News & Research

Decline in Australian unit values re-accelerates in January

Throughout the current downturn, the one solace to many homeowners was the strong value growth experienced throughout the upswing, with the majority of markets still recording property values well above the levels recorded at the beginning of the pandemic.

Nationally, unit values remain 7.3% above the levels recorded in March 2020, despite declining -6.1% over the past nine months, while national house values are still 17.3% higher. Figure 1 shows the cumulative change in capital city house and unit markets since the onset of COVID in March 2020.

Other highlights from this month's Unit Market Update include:

  • National unit values saw a slight re-acceleration in the pace of monthly declines, from -0.8% in December to -0.9% in January, taking values -5.3% lower over the year to January.
  • Nationally, unit values remain 7.3% above the levels recorded in March 2020, despite declining -6.1% over the past nine months, while national house values are still 17.3% higher.
  • Most capital city and rest of state markets remain between 10% and 50% higher than pre-COVID values, however a few markets are close to wiping out their COVID gains such as Sydney units (21 basis points above March 2020), and Melbourne's house and unit indexes (36 basis points and 18 basis points higher, respectively).
  • Since peaking in November 2021, Sydney unit values have fallen by -10.4%, equivalent to a nearly $90,000 fall in the median unit value. Melbourne unit values have fallen -6.1% below their April 22 peak, and Melbourne house values are down -10.8% since peaking in January 22.
  • Adelaide’s unit market recorded its first decline in two years, with unit values slipping -0.1% in January.
  • Across regional markets, monthly unit growth remained positive across Regional WA (1.9%) and Regional SA (0.3%), while Regional Tasmania (-1.4%), Regional Victoria (-0.9%), Regional NSW (-0.7%) and Regional QLD (-0.6%) saw unit values fall in January.
  • Listing were off to a slow start in January, with freshly advertised capital city unit listing over the four weeks to January 29 down -18.4% compared to this time last year and -16.4% below the previous five-year average.
  • National unit rental values rose 1.0% in January, higher than December’s 0.8% increase. Over the same period, growth in national house rents continued to ease, narrowing the gap between median house and unit rents to just $50 per week.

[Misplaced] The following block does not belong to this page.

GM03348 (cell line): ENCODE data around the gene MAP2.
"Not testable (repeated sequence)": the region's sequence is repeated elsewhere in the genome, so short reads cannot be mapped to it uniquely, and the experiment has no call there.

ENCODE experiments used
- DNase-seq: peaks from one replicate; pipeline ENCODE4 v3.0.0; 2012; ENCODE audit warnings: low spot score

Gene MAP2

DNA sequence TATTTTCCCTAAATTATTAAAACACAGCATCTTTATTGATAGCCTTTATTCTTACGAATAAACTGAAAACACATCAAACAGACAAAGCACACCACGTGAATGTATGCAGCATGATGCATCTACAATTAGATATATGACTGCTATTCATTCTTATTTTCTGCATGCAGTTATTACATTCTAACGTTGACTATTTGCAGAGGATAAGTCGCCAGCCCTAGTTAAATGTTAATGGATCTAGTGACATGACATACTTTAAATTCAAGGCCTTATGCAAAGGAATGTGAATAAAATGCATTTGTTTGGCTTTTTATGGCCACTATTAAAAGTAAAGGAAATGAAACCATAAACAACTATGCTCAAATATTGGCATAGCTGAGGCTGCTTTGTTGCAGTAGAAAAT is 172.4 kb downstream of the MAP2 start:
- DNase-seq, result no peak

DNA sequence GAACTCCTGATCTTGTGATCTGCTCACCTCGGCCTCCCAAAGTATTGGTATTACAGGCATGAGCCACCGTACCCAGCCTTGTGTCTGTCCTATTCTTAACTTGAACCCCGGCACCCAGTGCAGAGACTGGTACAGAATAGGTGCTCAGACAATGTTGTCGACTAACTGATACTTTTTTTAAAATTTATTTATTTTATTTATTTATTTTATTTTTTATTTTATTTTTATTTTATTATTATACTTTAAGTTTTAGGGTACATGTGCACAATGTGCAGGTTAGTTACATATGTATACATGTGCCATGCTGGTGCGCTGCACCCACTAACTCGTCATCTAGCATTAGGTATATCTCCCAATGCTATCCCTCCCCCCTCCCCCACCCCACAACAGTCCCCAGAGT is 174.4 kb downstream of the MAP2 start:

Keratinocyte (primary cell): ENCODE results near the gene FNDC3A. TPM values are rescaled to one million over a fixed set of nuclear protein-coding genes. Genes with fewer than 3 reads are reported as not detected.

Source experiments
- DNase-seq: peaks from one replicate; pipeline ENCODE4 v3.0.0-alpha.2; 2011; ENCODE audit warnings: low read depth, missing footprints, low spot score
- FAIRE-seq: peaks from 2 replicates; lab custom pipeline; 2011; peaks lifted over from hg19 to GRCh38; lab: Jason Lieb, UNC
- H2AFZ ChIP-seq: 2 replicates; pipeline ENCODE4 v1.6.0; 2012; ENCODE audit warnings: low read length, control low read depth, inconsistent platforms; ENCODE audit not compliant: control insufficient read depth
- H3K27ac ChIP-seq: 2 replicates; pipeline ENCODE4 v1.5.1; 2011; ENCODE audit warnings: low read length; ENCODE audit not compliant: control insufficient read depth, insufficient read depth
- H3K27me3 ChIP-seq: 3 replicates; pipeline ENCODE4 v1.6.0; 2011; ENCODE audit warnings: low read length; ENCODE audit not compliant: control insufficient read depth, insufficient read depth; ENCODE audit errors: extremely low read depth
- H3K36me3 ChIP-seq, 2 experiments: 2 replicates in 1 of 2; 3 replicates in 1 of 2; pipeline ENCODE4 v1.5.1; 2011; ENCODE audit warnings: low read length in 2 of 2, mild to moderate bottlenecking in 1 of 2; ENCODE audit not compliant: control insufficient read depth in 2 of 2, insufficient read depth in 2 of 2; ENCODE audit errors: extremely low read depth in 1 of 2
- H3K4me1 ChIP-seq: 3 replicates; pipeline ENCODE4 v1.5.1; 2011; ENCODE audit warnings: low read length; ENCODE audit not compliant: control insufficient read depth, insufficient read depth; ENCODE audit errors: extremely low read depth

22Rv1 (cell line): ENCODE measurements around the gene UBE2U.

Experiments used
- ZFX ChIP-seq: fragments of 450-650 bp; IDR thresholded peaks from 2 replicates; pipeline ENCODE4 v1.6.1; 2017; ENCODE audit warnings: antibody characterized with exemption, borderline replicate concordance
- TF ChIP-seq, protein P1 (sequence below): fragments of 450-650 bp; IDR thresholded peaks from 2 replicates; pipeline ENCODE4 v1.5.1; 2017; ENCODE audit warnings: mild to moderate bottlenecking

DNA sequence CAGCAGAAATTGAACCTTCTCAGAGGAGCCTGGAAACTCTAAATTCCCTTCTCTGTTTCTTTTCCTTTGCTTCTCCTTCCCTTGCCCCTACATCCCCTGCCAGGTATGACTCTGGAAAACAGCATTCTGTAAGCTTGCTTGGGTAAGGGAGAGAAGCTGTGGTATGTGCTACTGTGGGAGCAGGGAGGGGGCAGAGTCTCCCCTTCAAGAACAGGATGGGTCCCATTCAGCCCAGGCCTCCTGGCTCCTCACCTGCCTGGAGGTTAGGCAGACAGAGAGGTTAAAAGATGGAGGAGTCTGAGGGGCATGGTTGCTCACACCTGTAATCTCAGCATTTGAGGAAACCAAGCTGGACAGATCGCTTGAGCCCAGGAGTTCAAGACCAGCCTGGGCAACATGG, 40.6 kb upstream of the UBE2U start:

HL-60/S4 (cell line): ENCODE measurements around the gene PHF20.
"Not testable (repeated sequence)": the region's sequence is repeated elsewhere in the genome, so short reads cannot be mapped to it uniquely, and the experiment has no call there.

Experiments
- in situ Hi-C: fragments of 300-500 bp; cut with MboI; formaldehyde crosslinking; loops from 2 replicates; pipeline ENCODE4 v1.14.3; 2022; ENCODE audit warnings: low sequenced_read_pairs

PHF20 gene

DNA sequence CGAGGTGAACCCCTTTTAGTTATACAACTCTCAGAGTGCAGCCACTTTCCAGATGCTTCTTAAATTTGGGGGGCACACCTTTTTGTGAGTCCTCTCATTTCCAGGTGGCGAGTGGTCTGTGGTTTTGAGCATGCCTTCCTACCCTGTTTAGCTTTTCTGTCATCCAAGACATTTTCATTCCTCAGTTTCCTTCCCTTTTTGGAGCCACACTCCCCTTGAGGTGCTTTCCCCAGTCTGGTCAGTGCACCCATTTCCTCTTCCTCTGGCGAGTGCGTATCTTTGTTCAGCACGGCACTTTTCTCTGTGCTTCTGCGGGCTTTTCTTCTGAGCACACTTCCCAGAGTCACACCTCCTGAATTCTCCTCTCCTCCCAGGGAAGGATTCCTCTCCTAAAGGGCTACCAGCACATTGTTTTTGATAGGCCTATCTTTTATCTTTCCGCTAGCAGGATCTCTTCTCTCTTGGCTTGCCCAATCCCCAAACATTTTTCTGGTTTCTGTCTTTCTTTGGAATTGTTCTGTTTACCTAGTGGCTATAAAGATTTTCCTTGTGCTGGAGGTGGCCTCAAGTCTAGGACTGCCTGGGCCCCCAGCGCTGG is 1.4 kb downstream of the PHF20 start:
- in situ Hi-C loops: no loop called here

Outlook for the unit market

Following a temporary reprieve in interest rate rises in January, the RBA's 25 basis point increase announced in February was accompanied by a marked change in tone. Previously optimistic, the Board reiterated its commitment to fighting inflation, noting that further rate hikes would be needed to get inflation under control. With many economists now expecting the cash rate to settle closer to 4% than 3%, the outlook for unit values, and the broader property market, remains skewed to the negative.

For prospective buyers, the cumulative decrease in borrowing capacity has largely offset the affordability benefit seen by falling values, further limiting their ability to enter the housing market. For recent borrowers,  the cumulative 325 basis point rise is higher than the 300 basis point serviceability buffer they were assessed under, putting these borrowers into uncharted territory.

However, relative affordability continues to be an important factor shielding unit values from larger declines. Despite the acceleration in national units' monthly decline trend, unit values are still dropping at a slower pace compared to house values. At $587,360, the average unit is approximately $167,680 more affordable than the average house ($755,040), which should continue to support demand at a time of reduced borrowing capacity.

Download a copy of the Unit Market Update


Kaytlin Ezzy

Meet Kaytlin Ezzy



As an economist, Kaytlin is a key member within CoreLogic’s research team. Highly efficient and flexible, she specialises in collating large and customised data sets, data visualisation and residential data reports.

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